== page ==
On October 1, three payment network providers proposed that industry stakeholders collaborate on a token-based global security standard for online and mobile commerce. To meet growing consumer demand for secure digital transactions, the providers propose replacing traditional account numbers with a digital payment “token” for online and mobile transactions. They argue that tokens provide an additional layer of security and eliminate the need for merchants, digital wallet operators or others to store account numbers. The proposed standard used to generate tokens would be based on existing industry standards and would be available to all payment networks and other payment participants. The providers identify the following as key elements of the proposed standard: (i) new data fields to provide richer information about the transaction, which can help improve fraud detection and expedite the approval process, (ii) consistent methods to identify and verify a consumer before replacing the traditional card account number with a token, and (iii) a common standard designed to simplify the process for merchants for contactless, online or other transactions. The proposed standard incorporates comments from card issuers and merchants, and the participants intend to seek further collaboration from standard-setting bodies and other stakeholders.
On September 23, California Governor Jerry Brown signed SB 568, which prohibits an operator of a website, online service, online application, or mobile application from (i) marketing or advertising certain products or services to a minor and (ii) knowingly using, disclosing, compiling, or allowing a third-party to use, disclose, or compile, the personal information of a minor for the purpose of marketing or advertising specified types of products or services. The provisions apply to marketing provided by an advertising service if the operator notifies the service that the website, online service, or application is directed to minors. The bill also requires operators to permit a minor, who is a registered user of the operator’s website, online service, online application, or mobile application, to remove, or to request and obtain removal of, content or information posted on the operator’s website, service, or application by the minor. The law provides exceptions for content or information posted by a third-party, or if (i) any other provision of state or federal law requires the operator or third party to maintain the content or information or (ii) the operator anonymizes the content or information. The law is effective January 1, 2015.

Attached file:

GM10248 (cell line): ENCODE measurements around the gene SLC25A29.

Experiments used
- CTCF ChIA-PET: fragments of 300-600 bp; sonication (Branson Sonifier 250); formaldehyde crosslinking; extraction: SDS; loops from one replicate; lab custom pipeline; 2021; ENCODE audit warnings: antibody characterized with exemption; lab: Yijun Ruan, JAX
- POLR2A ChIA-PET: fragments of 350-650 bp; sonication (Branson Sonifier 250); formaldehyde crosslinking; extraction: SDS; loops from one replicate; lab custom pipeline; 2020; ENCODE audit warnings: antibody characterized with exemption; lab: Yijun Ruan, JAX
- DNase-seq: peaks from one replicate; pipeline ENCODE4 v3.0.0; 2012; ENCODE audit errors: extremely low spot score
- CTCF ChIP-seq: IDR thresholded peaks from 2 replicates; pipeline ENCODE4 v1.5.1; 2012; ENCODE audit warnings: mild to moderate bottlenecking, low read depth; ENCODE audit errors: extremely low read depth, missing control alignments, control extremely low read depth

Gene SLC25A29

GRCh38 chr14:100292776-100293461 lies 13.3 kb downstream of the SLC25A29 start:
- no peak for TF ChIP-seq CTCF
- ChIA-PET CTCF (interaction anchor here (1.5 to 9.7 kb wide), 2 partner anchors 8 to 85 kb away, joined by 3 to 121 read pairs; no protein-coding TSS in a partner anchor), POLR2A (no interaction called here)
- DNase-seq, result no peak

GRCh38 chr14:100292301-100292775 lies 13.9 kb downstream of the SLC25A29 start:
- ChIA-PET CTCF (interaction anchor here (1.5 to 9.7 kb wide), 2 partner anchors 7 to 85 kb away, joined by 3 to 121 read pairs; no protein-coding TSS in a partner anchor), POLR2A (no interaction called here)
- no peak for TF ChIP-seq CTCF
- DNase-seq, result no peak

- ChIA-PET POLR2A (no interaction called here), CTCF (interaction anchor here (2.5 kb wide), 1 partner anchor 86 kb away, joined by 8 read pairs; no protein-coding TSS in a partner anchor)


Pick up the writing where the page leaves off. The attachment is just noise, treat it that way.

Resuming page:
As the technology continues to grow and become a part of day-to-day life, smartphones and tablets are reshaping the delivery of financial services to consumers. The mobile device is quickly becoming a full-fledge platform for electronic financial services, especially for mobile payments.